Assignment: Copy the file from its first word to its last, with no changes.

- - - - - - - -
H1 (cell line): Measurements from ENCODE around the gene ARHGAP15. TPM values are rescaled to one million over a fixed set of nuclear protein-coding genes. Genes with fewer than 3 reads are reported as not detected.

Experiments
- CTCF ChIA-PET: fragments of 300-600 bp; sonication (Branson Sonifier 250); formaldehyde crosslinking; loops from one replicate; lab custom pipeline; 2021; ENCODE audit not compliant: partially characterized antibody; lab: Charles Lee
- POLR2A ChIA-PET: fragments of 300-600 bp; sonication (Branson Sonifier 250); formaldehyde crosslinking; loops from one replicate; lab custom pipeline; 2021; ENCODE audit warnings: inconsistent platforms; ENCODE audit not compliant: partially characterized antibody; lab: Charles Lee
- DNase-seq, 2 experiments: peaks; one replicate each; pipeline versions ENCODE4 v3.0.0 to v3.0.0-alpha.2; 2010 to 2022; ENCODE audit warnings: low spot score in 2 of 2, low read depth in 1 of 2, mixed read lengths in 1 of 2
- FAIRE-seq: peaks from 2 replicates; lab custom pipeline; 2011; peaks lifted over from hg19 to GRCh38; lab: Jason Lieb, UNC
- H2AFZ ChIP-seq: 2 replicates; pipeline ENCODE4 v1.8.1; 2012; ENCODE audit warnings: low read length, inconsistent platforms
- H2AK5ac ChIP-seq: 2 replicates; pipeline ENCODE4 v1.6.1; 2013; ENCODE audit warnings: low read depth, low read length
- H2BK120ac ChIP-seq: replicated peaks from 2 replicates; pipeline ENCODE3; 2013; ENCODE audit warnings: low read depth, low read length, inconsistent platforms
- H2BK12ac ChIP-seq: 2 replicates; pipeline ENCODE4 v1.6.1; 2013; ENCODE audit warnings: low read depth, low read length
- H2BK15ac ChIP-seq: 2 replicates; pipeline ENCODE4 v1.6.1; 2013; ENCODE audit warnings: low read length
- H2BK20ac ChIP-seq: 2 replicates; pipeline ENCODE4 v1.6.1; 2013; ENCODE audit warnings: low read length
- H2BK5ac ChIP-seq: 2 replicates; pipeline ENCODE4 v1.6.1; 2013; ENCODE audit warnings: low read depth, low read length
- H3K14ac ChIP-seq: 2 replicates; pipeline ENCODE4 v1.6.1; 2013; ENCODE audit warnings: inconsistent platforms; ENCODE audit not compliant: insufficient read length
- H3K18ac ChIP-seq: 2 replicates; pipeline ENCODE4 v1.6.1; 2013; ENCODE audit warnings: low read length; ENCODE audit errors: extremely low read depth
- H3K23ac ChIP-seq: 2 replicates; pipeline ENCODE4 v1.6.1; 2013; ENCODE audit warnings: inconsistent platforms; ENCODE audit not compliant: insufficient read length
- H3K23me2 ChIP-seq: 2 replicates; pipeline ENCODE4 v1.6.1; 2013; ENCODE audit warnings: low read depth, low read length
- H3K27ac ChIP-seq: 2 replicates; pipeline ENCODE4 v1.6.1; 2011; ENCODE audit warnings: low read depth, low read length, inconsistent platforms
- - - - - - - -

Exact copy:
H1 (cell line): Measurements from ENCODE around the gene ARHGAP15. TPM values are rescaled to one million over a fixed set of nuclear protein-coding genes. Genes with fewer than 3 reads are reported as not detected.

Experiments
- CTCF ChIA-PET: fragments of 300-600 bp; sonication (Branson Sonifier 250); formaldehyde crosslinking; loops from one replicate; lab custom pipeline; 2021; ENCODE audit not compliant: partially characterized antibody; lab: Charles Lee
- POLR2A ChIA-PET: fragments of 300-600 bp; sonication (Branson Sonifier 250); formaldehyde crosslinking; loops from one replicate; lab custom pipeline; 2021; ENCODE audit warnings: inconsistent platforms; ENCODE audit not compliant: partially characterized antibody; lab: Charles Lee
- DNase-seq, 2 experiments: peaks; one replicate each; pipeline versions ENCODE4 v3.0.0 to v3.0.0-alpha.2; 2010 to 2022; ENCODE audit warnings: low spot score in 2 of 2, low read depth in 1 of 2, mixed read lengths in 1 of 2
- FAIRE-seq: peaks from 2 replicates; lab custom pipeline; 2011; peaks lifted over from hg19 to GRCh38; lab: Jason Lieb, UNC
- H2AFZ ChIP-seq: 2 replicates; pipeline ENCODE4 v1.8.1; 2012; ENCODE audit warnings: low read length, inconsistent platforms
- H2AK5ac ChIP-seq: 2 replicates; pipeline ENCODE4 v1.6.1; 2013; ENCODE audit warnings: low read depth, low read length
- H2BK120ac ChIP-seq: replicated peaks from 2 replicates; pipeline ENCODE3; 2013; ENCODE audit warnings: low read depth, low read length, inconsistent platforms
- H2BK12ac ChIP-seq: 2 replicates; pipeline ENCODE4 v1.6.1; 2013; ENCODE audit warnings: low read depth, low read length
- H2BK15ac ChIP-seq: 2 replicates; pipeline ENCODE4 v1.6.1; 2013; ENCODE audit warnings: low read length
- H2BK20ac ChIP-seq: 2 replicates; pipeline ENCODE4 v1.6.1; 2013; ENCODE audit warnings: low read length
- H2BK5ac ChIP-seq: 2 replicates; pipeline ENCODE4 v1.6.1; 2013; ENCODE audit warnings: low read depth, low read length
- H3K14ac ChIP-seq: 2 replicates; pipeline ENCODE4 v1.6.1; 2013; ENCODE audit warnings: inconsistent platforms; ENCODE audit not compliant: insufficient read length
- H3K18ac ChIP-seq: 2 replicates; pipeline ENCODE4 v1.6.1; 2013; ENCODE audit warnings: low read length; ENCODE audit errors: extremely low read depth
- H3K23ac ChIP-seq: 2 replicates; pipeline ENCODE4 v1.6.1; 2013; ENCODE audit warnings: inconsistent platforms; ENCODE audit not compliant: insufficient read length
- H3K23me2 ChIP-seq: 2 replicates; pipeline ENCODE4 v1.6.1; 2013; ENCODE audit warnings: low read depth, low read length
- H3K27ac ChIP-seq: 2 replicates; pipeline ENCODE4 v1.6.1; 2011; ENCODE audit warnings: low read depth, low read length, inconsistent platforms